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Diode Laser Transscleral Cyclophotocoagulation (Diode CYC)

What is Diode CYC?
Diode CYC is a procedure that uses a laser to destroy part of the eye's ciliary body. The ciliary body is the part of the eye that produces aqueous humor (the clear liquid that fills the front of the eye). The goal of the procedure is to decrease fluid production in the eye and therefore decrease inner eye pressure.

When is Diode CYC indicated?
Diode CYC is a laser procedure used to treat glaucoma. It is usually only recommended after other more conservative surgeries (such as trabeculectomy filter surgery or tube surgery) have failed. It is also only used if the vision is already very poor.

How is Diode CYC done?
Diode CYC is an outpatient procedure that is done in the eye doctor’s office. After the eye is numbed with a local anesthetic, the laser probe is positioned over the ciliary body, which is a structure that lies behind and adjacent to the iris (the colored part of the eye). The laser beam travels through the sclera (the white part of the eye) to the ciliary body, which is partially destroyed. The sclera is relatively unharmed since the laser energy selectively destroys the darker pigmented ciliary body tissue underneath. The goal of the treatment is to leave enough ciliary body alive to produce some aqueous liquid, but to destroy enough of it to effectively lower the eye pressure. Multiple treatments may be needed.

What should I expect if I have Diode CYC?
The whole procedure takes only a minute or two, and most people will experience only minor discomfort during the procedure. After the procedure, you may have some blurry vision or eye soreness, but this usually resolves within a few days. You will usually have follow-up visits the day after the procedure and the following week. The number and frequency of the visits after that is variable and will depend not only on your type of glaucoma, but also on the discretion of your eye doctor. Most people will need to be on two eye drops up to four times a day for a few weeks to help the eye heal after the procedure. This procedure may reduce your need for glaucoma eye drops. If your pressure is not sufficiently lowered with one treatment, repeat treatments are not uncommon.

Will Diode CYC cure my glaucoma?
No. Glaucoma is a chronic disease that requires constant monitoring and treatment. The diode CYC procedure will help to lower your eye pressure. However, it will not reverse any loss of vision that has already occurred. If the diode CYC is successful, loss of vision will slow down. It may not be possible to ever completely stop the loss of vision that occurs with glaucoma.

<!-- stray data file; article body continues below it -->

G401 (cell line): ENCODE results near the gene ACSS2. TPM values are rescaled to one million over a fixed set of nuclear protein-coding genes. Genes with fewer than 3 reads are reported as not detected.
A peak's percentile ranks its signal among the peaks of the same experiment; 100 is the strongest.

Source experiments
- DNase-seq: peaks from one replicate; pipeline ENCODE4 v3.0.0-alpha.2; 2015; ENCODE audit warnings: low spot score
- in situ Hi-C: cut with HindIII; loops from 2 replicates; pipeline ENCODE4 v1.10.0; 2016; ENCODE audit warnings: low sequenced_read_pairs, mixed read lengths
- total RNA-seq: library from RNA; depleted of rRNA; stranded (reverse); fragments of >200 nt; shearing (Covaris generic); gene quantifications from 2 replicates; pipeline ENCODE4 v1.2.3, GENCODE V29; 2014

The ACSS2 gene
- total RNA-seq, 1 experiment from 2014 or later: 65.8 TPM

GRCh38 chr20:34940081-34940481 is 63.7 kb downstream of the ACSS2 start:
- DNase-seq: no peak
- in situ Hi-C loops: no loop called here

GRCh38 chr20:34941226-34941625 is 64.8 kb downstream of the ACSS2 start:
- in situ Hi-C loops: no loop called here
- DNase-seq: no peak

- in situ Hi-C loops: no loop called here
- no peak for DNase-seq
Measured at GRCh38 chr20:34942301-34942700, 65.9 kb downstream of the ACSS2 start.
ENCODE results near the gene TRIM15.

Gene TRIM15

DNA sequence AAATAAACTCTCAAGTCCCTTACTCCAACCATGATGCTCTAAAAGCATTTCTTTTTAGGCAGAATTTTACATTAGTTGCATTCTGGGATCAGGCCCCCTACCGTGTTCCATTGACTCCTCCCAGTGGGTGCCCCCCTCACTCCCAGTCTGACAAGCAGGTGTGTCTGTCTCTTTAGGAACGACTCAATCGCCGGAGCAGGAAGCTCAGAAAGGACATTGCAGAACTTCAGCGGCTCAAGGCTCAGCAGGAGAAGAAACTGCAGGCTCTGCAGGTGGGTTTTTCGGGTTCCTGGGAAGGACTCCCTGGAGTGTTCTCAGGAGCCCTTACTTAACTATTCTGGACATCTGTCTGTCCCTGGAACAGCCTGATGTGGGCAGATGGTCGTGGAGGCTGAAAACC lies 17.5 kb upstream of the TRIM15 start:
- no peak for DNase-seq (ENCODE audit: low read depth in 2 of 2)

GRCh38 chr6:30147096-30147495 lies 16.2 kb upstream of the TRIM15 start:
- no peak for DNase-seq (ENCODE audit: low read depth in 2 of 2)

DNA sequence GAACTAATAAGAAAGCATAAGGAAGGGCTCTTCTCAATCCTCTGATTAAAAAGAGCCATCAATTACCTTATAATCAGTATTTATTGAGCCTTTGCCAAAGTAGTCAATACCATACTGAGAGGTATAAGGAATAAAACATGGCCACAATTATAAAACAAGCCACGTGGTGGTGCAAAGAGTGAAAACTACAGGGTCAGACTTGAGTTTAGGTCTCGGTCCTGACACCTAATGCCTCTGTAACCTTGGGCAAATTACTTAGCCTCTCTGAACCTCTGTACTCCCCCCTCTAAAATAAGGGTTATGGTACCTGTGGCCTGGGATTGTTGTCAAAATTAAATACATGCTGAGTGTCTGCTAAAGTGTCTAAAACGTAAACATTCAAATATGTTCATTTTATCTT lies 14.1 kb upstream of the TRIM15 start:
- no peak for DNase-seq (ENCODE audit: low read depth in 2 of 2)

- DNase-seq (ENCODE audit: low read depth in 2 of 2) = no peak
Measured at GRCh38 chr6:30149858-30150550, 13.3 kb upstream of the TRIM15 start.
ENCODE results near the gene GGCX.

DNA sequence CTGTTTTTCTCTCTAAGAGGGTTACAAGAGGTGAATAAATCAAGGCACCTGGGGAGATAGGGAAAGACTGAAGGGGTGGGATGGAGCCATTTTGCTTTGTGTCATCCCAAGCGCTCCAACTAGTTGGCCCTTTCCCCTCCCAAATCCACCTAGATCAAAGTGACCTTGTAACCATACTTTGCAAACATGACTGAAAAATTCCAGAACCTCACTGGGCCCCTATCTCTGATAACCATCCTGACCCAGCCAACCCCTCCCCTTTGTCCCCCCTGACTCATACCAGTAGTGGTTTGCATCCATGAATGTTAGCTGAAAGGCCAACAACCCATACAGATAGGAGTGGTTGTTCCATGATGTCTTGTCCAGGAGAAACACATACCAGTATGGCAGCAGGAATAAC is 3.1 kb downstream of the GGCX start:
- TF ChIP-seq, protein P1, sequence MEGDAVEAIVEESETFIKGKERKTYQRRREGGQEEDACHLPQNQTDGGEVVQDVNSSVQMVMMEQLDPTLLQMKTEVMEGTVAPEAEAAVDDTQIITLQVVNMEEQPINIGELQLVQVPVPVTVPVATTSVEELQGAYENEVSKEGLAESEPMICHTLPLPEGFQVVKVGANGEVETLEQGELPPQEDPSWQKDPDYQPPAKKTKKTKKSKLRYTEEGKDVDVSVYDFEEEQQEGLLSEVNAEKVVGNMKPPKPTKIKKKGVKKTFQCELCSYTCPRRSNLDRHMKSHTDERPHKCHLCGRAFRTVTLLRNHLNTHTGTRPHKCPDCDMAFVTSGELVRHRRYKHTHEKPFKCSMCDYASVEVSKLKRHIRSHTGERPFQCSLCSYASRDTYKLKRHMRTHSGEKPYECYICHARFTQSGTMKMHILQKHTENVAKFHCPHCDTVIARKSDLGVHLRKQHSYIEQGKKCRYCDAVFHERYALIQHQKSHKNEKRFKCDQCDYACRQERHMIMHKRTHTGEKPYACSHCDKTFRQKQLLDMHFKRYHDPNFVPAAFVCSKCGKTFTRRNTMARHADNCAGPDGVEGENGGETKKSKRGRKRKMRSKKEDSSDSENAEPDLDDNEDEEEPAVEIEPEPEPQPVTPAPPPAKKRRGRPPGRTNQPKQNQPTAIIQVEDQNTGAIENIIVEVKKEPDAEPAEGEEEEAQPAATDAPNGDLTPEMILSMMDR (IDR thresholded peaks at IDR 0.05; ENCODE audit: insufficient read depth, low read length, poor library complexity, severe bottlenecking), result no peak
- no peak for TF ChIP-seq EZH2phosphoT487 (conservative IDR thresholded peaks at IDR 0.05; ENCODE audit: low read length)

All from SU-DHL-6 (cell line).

Can I stop my glaucoma drops after Diode CYC?
Because the effects of the treatment will not be known until a few weeks after the procedure, you may need to continue your eye drops for at least this period of time. Often patients are able to reduce the number of eye drops they are taking. Even if you are taking the same glaucoma medications after the procedure, the laser is a success if your pressure is lower. The need for eye drops long-term after this treatment varies greatly and depends on your type of glaucoma and the rate at which it is progressing.

What are some risks of the laser surgery?
All laser procedures have some risks. The diode CYC treatment will not be done unless the potential benefits outweigh the potential risks. Risks include, but are not limited to, failure of treatment, pain, inflammation, loss of vision, development of eye pressure that is too low (hypotony), and even involution and loss of the eye. In general, serious risks are not that common. However, because of the risk of some decrease in vision, this procedure is usually only done when one’s vision and visual prognosis are already poor. You may want to discuss the benefits and risks with your eye doctor if you have further questions.

Does the laser procedure work for everyone?
Unfortunately, the diode CYC procedure does not bring everyone’s pressure down into an acceptable range with one treatment. Multiple treatments may be needed. Alternative treatments, which may include Nd:YAG laser or cryotherapy, may be discussed with your physician, however, they are less commonly used because of either decreased efficacy or increased complications.